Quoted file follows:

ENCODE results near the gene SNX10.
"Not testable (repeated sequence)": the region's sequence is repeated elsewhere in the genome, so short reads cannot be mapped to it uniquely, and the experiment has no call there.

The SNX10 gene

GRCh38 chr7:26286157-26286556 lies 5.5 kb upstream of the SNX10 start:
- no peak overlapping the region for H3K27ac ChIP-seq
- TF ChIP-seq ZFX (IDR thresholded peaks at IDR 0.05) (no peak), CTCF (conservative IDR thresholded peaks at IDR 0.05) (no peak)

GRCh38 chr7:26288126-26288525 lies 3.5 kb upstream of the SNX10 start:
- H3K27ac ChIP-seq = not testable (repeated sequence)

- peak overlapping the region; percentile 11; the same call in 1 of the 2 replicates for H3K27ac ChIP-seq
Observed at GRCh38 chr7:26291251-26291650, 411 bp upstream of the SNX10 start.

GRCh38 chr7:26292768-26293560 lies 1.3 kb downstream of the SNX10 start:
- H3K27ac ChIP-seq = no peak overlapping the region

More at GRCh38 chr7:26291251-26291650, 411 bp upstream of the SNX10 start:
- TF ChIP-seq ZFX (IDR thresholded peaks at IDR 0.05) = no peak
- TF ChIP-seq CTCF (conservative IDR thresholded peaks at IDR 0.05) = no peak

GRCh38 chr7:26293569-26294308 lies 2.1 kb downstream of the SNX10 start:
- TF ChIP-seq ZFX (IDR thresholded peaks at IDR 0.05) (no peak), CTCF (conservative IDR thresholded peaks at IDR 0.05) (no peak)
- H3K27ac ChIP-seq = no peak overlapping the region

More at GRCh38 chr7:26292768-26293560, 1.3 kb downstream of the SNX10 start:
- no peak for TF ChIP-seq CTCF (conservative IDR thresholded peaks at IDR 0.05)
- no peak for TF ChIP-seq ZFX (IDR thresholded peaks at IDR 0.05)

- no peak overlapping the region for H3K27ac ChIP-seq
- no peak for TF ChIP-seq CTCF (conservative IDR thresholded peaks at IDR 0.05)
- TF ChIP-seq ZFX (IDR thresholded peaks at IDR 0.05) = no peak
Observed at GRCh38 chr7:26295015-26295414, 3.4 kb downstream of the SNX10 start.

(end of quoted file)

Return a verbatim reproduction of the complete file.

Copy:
ENCODE results near the gene SNX10.
"Not testable (repeated sequence)": the region's sequence is repeated elsewhere in the genome, so short reads cannot be mapped to it uniquely, and the experiment has no call there.

The SNX10 gene

GRCh38 chr7:26286157-26286556 lies 5.5 kb upstream of the SNX10 start:
- no peak overlapping the region for H3K27ac ChIP-seq
- TF ChIP-seq ZFX (IDR thresholded peaks at IDR 0.05) (no peak), CTCF (conservative IDR thresholded peaks at IDR 0.05) (no peak)

GRCh38 chr7:26288126-26288525 lies 3.5 kb upstream of the SNX10 start:
- H3K27ac ChIP-seq = not testable (repeated sequence)

- peak overlapping the region; percentile 11; the same call in 1 of the 2 replicates for H3K27ac ChIP-seq
Observed at GRCh38 chr7:26291251-26291650, 411 bp upstream of the SNX10 start.

GRCh38 chr7:26292768-26293560 lies 1.3 kb downstream of the SNX10 start:
- H3K27ac ChIP-seq = no peak overlapping the region

More at GRCh38 chr7:26291251-26291650, 411 bp upstream of the SNX10 start:
- TF ChIP-seq ZFX (IDR thresholded peaks at IDR 0.05) = no peak
- TF ChIP-seq CTCF (conservative IDR thresholded peaks at IDR 0.05) = no peak

GRCh38 chr7:26293569-26294308 lies 2.1 kb downstream of the SNX10 start:
- TF ChIP-seq ZFX (IDR thresholded peaks at IDR 0.05) (no peak), CTCF (conservative IDR thresholded peaks at IDR 0.05) (no peak)
- H3K27ac ChIP-seq = no peak overlapping the region

More at GRCh38 chr7:26292768-26293560, 1.3 kb downstream of the SNX10 start:
- no peak for TF ChIP-seq CTCF (conservative IDR thresholded peaks at IDR 0.05)
- no peak for TF ChIP-seq ZFX (IDR thresholded peaks at IDR 0.05)

- no peak overlapping the region for H3K27ac ChIP-seq
- no peak for TF ChIP-seq CTCF (conservative IDR thresholded peaks at IDR 0.05)
- TF ChIP-seq ZFX (IDR thresholded peaks at IDR 0.05) = no peak
Observed at GRCh38 chr7:26295015-26295414, 3.4 kb downstream of the SNX10 start.